In earlier articles, we have looked at how to create a gcc build environment on Windows, and also how to compile binaries for Windows on Linux, using the MinGW-w64 suite to be able to support native 64-bit Windows builds.
But in order to build useful applications in these environments, we often need some common libraries. In this article, we will have a look at how to compile the OpenSSL library and make a small application that uses it. Compiled OpenSSL libraries are available for download (see the link at the bottom), in case you don’t want to do the compilation yourself.
We will be cross-compiling from Linux. If you want to use Windows only, please consider downloading the compiled OpenSSL binaries near the bottom of the page, or adjust the paths accordingly when building the library.
I have my 64-bit Windows build environment installed in
/opt/mingw64, and the cross-compiler prefix is
x86_64-w64-mingw32. I will target (build binaries for) 64-bit Windows in this article. Please adjust these variables according to your own build environment.
i686-w64-mingw32 is the prefix for the 32-bit Windows cross-compiler.
- Follow the simple instructions on how to set up a Windows build environment on Linux. It is also possible to do this on Windows, but it is simpler and faster using Linux. Please leave a comment if you would like me to describe how to build on Windows.
- Grab the desired OpenSSL source tarball. Use OpenSSL version 1.0.0 or newer; OpenSSL versions older than v1.0.0 are a bit harder to build on Windows, but let me know if you want to see how to do this. I’ll use OpenSSL version 1.0.0e in the following, but the steps should be identical for any version newer than 1.0.0.
- Put your tarball in a temporary directory, e.g. /tmp and unpack it:
$ tar zxvf openssl-1.0.0e.tar.gz
- Run the configure script to use the 64-bit Windows compiler.
$ cd openssl-1.0.0e
$ CROSS_COMPILE="x86_64-w64-mingw32-" ./Configure mingw64 no-asm shared --prefix=/opt/mingw64
Configured for mingw64.
- Compile. Make sure the the cross-compiler is in your path, or add it explicitly as show below.
$ PATH=$PATH:/opt/mingw64/bin make
- Install it.
$ sudo PATH=$PATH:/opt/mingw64/bin make install
We now have the OpenSSL libraries and headers for 64-bit Windows installed. Repeat the steps above with
CROSS_COMPILE="i686-w64-mingw32-" and prefix
/opt/mingw32 to build and install the 32-bit libraries for Windows.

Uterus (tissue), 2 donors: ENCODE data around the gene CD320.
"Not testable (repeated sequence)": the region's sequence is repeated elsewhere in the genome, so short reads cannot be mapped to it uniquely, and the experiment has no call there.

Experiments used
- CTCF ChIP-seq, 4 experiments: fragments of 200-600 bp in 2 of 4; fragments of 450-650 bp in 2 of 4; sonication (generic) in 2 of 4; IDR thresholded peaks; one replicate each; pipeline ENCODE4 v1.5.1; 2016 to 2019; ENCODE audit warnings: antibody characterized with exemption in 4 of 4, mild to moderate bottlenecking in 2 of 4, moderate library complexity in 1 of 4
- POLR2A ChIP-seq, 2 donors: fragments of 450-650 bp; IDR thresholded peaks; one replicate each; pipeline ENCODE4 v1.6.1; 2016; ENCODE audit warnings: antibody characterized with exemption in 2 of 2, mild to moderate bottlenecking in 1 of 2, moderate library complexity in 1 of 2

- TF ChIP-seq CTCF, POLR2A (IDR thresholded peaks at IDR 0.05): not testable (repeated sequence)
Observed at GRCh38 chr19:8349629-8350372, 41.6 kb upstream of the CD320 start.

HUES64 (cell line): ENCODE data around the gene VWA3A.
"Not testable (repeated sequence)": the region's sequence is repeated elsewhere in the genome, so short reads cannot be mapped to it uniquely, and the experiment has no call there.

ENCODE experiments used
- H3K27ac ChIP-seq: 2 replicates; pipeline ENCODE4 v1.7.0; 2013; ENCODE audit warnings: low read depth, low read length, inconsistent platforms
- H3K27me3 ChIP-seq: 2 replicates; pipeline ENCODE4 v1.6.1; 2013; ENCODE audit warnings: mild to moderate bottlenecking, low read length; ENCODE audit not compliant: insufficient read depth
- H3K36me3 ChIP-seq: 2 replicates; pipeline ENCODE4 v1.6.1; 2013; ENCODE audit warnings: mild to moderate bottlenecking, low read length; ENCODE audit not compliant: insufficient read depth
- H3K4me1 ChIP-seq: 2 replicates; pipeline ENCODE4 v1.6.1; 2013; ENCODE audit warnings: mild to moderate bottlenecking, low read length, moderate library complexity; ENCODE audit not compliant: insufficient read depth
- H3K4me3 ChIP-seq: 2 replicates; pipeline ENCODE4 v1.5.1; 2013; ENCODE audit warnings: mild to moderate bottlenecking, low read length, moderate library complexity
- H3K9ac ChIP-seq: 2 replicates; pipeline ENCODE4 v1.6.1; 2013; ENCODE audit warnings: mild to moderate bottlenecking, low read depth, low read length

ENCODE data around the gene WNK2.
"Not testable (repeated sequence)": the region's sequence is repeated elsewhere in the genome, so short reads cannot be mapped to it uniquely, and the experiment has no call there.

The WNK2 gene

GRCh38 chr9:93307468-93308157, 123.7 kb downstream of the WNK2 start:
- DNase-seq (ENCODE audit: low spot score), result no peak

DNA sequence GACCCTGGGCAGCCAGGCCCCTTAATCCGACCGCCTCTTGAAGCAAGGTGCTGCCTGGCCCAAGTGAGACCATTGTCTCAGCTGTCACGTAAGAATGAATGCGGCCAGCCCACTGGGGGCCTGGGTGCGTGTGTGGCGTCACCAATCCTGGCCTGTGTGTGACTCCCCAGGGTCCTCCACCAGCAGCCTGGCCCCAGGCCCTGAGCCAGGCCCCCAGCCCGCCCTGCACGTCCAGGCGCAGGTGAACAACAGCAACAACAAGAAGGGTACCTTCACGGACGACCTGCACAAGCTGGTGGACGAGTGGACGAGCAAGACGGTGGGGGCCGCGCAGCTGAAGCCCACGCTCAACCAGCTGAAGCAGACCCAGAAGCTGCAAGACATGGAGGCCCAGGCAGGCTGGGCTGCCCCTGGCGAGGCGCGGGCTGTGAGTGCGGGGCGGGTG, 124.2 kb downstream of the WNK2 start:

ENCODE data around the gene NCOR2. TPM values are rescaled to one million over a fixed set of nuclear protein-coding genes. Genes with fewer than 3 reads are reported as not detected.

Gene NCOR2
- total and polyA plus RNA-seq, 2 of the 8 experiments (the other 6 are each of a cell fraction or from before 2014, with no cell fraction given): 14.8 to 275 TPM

A simple application
To confirm OpenSSL is working correctly, let’s create a small C application that generates a SHA-256 digest of a character string. It reads a string given as the argument, generates the digest and shows the computed digest. The digest-generating code is shown below, while the complete code is available for download.
void SHA256Hash(unsigned char digest[EVP_MAX_MD_SIZE], char *stringToHash)
const EVP_MD *md = EVP_get_digestbyname(“sha256″);
EVP_DigestInit_ex(&context, md, NULL);
EVP_DigestUpdate(&context, (unsigned char *)stringToHash, strlen(stringToHash));
unsigned int digestSz;
EVP_DigestFinal_ex(&context, digest, &digestSz);
- Save the file sha256.c in a working directory.
- Compile it.
$ /opt/mingw64/bin/x86_64-w64-mingw32-gcc -I/opt/mingw64/include -L/opt/mingw64/lib -Wall sha256.c -lcrypto -o sha256.exe
- Check that the executable has the correct binary format (PE32+ is 64-bit).
$ file sha256.exe
sha256.exe: PE32+ executable for MS Windows (console) Mono/.Net assembly
- Copy our new program to a 64-bit Windows machine, and run it in the Windows Command Prompt.
> sha256.exe 12345
The last step should generate the following dialog box, which contains the SHA-256 digest of the string “12345”.
OpenSSL Windows binaries
In case you don’t want to compile the OpenSSL library yourself, I have compiled version 1.0.0e and made it available for download below.
- OpenSSL 1.0.0e for 32-bit MinGW-w64 (prefix i686-w64-mingw32)
- OpenSSL 1.0.0e for 64-bit MinGW-w64 (prefix x86_64-w64-mingw32)
Just unpack each tarball to your respective MinGW-w64 installation directory. They should work both if you are running the gcc compiler on Windows, as well as cross-compiling for Windows like we have done above.
Please leave a comment if you found this interesting or have suggestions for improvements!